The June numbers for the Houston apartment complex continue to show improvement. The big news is that the property almost broke even last month – it was in the red only by $200. There were no more one-time administrative or maintenance charges. Total income rose almost a thousand dollars over last month while total expenses only rose $500. Looking over the whole year, total income has risen every month and we the current monthly income is now $13,000 over the monthly income number from January. Over the same time, expenses have remained relatively flat, only raising about $1,500 per month over January's number. We didn’t get an occupancy figure, but it looks like it might have dropped slightly – the vacancy loss increased about $3,000 over last month. At the same time, rent concessions dropped by $1,200 – which could play into the lower occupancy figure. All in all, the property is operating very close to the projections management provided a couple months ago.
Monday, July 23, 2012
In the comments to my last post, Jason asked me what books I would recommend. I'm assuming he was referring to real estate investing books. That's actually a fairly tough question. I've been investing in real estate for 8 years now. I started out by reading a bunch of books, but looking back, I realize I've gained the majority of my knowledge from experience and from reading other people's experiences via blogs and forums on the internet.
But if I had to pick a couple books for a real estate investor newbie, I would pick these two:
Rich Dad, Poor Dad by Robert Kiyosaki. This was the book that launched his empire and really, the only one of the series that is worth reading now. (The rest of the Rich Dad books start repeating the same stuff over and over) There are questions about how true his story is and if "Rich Dad" was one person or an amalgamation of multiple people, but that doesn't really matter. There are two things to take away from this book: the difference between passive and earned income and the idea of having your money work for you. (And those two are really the same thing, when you get right down to it.) The book is almost completely bereft of practical, step-by-step instructions for investing in real estate and that frustrates some people. But I look at this book as more of an inspirational book than an instruction manual. Nowadays, Kiyosaki has moved on and his preaching has changed quite a bit from when I followed him 7 to 8 years ago. Back then (and this was way back when he would give presentations wearing Hawaiian shirts instead of suits), his persona was that of a rich guy trying to help the poor masses think like and get rich like millionaires. The last time I looked at what he was doing, I got the sense he was just another massively wealthy guy trying to convince his followers the standard Republican Party line of lower taxes is always better.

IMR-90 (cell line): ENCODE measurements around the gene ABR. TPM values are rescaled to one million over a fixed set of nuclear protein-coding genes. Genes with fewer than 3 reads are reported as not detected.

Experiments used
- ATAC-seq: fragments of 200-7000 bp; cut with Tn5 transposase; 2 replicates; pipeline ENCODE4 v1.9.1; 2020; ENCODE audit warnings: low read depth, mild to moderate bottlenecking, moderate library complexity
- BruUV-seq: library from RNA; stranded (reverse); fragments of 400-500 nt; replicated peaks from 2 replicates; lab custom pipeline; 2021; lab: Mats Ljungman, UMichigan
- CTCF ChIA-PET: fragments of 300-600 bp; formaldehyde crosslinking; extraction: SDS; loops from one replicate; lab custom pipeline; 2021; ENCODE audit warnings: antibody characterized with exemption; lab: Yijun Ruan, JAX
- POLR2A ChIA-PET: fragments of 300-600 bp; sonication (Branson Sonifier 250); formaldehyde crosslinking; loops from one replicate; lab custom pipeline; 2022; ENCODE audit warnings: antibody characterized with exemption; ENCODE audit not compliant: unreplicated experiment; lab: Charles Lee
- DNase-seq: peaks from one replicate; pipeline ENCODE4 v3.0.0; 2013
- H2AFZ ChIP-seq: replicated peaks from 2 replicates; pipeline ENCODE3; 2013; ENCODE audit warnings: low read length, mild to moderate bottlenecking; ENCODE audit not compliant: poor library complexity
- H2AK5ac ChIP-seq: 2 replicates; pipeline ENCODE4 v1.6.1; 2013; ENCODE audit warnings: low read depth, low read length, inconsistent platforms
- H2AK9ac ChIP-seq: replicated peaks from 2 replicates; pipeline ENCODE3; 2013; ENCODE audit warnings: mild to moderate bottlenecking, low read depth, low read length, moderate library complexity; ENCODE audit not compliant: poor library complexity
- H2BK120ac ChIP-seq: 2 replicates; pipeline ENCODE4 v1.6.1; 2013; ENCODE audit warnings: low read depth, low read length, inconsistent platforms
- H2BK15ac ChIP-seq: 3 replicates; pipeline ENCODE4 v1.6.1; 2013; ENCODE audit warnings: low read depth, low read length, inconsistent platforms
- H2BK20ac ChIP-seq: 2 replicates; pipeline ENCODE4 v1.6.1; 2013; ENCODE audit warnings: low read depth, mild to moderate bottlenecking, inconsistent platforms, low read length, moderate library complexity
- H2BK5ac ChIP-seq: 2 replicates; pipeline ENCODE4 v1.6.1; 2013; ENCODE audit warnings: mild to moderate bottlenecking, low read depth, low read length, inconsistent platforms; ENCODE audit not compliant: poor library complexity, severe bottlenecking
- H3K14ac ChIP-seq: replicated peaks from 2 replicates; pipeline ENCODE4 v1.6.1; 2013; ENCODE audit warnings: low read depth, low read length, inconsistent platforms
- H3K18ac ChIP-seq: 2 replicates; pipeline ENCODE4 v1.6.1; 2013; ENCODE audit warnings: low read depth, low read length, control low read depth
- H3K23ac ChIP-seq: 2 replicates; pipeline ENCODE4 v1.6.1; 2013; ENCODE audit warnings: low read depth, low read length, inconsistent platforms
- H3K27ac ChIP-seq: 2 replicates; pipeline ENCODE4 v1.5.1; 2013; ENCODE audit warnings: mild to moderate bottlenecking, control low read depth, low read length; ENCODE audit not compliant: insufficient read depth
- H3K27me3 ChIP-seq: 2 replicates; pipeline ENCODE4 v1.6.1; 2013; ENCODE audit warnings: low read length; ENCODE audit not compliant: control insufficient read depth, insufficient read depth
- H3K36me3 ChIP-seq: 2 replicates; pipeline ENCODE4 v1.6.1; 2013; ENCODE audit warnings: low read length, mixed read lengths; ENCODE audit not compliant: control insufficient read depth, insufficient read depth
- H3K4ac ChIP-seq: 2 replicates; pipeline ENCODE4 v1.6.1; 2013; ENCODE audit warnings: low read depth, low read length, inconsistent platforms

Freakonomics by Steven D. Levitt and Stephen J. Dubner. I wrote about this book previously and there is a chapter or two specifically about how to increase the price you get for selling a property by carefully wording your listing. The thing to take from this book is that people don't behave rationally and there are all sorts of cause and effect relationships between events that you might not expect.
You'll notice both those books were originally published several years ago. I've stopped reading real estate books, for the most part. I read a bunch in the past and came to the conclusion that books about real estate investing, almost by definition, have to be somewhat generic. You won't find a book with step-by-step guides on how to do it. This is mainly because real estate laws and procedures are different in each state. If you are interested in buying properties at foreclosure auctions, for example, the methods vary wildly from state to state. The standard real estate contract varies by state and you need to become familiar with what is in the contract used in your state (or state where you investment property is located).